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Study finds significant coal dust pollution in southern Alberta lake

A study from the Alberta government has found that mountaintop removal mining in the Elk Valley has been impacting ecosystems downwind.

According to the study, researchers found an approximate 30-fold increase in polycyclic aromatic compounds (PAC) in a sediment sample from Window Mountain Lake.

PACs are particulate environmental contaminants that can be made of one or a number of different substances, such as smoke, heavy metals, or coal dust.

According to the Centre for Disease Control (CDC), these contaminants can work their way into an ecosystem and be consumed by plants and animals, including humans.

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CDC officials add that PACs do not break down quickly once they enter the environment.

The lake, located just over the mountains from coal mines in the Elk Valley, is not connected to mining operations, nor does it have any coal deposits.

The study said the coal dust is carried over the mountains by the wind and deposited in Window Mountain Lake. 

“The source of these contaminants is fugitive coal dust, emitted during mining and carried atmospherically from Pacific to Atlantic drainage basins,” said the study.

It also notes that selenium concentrations have increased, in parallel with the rise seen in the Elk River.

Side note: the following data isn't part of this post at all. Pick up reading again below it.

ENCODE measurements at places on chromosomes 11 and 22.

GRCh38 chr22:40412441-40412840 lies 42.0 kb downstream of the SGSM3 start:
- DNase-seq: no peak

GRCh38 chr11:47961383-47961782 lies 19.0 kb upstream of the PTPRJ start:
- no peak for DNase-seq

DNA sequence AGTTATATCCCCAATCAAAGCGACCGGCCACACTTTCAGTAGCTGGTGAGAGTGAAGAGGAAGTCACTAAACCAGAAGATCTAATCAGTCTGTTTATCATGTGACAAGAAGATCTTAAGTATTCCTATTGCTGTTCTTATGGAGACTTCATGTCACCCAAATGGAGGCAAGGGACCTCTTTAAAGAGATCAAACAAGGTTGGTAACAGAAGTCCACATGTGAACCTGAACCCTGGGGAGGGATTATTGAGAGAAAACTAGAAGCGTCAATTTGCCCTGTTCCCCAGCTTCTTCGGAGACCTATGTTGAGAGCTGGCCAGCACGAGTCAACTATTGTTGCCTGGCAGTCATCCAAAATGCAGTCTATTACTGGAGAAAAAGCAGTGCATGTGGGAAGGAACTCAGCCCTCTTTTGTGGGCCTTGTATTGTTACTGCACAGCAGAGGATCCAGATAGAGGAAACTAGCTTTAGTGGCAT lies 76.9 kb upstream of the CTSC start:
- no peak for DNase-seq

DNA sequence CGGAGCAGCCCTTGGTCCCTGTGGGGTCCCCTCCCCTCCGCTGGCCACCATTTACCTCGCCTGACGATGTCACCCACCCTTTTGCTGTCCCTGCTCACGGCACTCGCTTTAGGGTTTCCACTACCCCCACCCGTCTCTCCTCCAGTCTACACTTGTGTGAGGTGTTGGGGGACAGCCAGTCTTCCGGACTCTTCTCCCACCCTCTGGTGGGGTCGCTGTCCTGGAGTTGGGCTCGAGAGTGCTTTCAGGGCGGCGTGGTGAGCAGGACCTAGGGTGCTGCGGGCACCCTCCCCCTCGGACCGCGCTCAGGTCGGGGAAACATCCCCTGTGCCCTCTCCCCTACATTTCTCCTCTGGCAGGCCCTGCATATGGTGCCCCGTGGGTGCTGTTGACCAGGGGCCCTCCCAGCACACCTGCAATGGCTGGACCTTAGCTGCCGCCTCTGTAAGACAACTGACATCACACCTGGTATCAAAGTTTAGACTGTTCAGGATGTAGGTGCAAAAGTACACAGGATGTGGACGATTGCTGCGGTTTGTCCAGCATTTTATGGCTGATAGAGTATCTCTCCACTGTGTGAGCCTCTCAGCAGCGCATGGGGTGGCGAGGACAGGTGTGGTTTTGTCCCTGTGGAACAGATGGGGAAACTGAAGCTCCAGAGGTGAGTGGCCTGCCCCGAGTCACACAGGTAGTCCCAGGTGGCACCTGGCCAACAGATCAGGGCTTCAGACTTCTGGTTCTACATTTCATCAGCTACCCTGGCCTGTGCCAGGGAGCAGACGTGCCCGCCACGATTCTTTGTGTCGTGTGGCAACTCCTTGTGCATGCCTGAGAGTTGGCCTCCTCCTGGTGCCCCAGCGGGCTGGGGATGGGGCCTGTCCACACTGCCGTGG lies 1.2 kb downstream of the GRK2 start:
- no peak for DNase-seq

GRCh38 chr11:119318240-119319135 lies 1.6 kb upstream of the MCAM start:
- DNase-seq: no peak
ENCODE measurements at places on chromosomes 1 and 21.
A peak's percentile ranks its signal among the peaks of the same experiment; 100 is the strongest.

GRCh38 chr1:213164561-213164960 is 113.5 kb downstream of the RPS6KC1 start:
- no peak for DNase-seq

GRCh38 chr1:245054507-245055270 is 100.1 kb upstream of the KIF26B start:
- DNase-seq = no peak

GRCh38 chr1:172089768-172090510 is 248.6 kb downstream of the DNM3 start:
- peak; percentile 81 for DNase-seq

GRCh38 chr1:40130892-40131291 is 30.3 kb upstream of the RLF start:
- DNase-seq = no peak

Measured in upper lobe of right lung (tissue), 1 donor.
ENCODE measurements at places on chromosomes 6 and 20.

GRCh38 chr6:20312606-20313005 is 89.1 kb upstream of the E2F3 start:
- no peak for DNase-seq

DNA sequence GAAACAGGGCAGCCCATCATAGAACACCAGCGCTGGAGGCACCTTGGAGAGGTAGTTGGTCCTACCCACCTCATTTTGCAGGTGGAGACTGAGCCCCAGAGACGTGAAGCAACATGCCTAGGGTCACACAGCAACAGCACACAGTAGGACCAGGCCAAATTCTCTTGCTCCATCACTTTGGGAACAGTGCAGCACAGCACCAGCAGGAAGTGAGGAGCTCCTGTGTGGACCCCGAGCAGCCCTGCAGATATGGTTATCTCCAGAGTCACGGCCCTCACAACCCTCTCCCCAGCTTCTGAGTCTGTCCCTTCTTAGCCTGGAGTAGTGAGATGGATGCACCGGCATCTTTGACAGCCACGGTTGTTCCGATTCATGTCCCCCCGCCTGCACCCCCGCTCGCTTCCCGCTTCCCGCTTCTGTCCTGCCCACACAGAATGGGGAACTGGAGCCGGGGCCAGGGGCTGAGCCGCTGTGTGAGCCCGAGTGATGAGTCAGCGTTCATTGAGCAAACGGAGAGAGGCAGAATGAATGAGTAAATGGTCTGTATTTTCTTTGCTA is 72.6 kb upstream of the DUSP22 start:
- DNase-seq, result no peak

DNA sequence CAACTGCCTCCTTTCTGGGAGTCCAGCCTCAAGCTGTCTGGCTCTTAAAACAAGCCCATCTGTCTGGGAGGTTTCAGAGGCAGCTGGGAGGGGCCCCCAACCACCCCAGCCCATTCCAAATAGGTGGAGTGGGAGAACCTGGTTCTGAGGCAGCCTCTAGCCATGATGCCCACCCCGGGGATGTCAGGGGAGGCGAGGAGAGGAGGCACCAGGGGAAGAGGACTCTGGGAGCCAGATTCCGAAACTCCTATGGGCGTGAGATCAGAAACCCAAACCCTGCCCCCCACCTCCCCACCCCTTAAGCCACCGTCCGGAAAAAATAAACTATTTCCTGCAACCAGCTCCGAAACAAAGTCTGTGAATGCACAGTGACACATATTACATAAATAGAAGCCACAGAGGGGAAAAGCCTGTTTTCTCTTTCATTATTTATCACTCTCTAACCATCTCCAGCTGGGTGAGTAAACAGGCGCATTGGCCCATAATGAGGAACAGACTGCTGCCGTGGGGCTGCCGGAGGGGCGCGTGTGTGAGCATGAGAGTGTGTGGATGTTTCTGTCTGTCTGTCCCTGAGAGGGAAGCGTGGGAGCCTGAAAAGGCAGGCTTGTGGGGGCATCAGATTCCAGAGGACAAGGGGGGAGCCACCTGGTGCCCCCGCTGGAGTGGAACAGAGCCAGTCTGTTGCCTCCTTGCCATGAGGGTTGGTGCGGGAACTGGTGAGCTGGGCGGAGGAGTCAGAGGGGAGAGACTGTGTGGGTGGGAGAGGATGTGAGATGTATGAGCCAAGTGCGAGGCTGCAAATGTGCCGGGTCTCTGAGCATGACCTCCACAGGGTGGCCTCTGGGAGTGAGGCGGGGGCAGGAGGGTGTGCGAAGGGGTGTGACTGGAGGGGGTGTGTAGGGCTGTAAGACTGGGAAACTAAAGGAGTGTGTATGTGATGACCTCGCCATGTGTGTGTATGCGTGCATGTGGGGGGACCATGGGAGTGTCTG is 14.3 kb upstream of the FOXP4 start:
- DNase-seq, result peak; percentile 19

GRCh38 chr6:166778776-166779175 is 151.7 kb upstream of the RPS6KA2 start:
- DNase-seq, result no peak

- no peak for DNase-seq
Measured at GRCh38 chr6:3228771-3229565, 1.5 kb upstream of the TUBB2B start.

The study warns that pollutant levels will rise if nothing changes.

“Atmospheric PAC emissions will increase as mines expand unless mitigation measures are implemented, and our results likely apply at similar large-scale mountaintop removal coal mining operations around the world,” said the study.

Alberta Environment and Protected Areas plans to look further into these findings.

“As a follow-up to the lake sediment core study conducted at Window Mountain Lake, Alberta Environment and Protected Areas plans to initiate additional monitoring and research to better characterize the scope and magnitude of the fugitive dust deposition along Alberta’s southeastern slopes,” said communications advisor Jason Penner.

Penner added that researchers will also look into sites near current and former mountaintop removal coal mines in Alberta, such as mines in the McLeod River watershed.

More: Transboundary Atmospheric Pollution from Mountaintop Coal Mining (American Chemical Society Publications)

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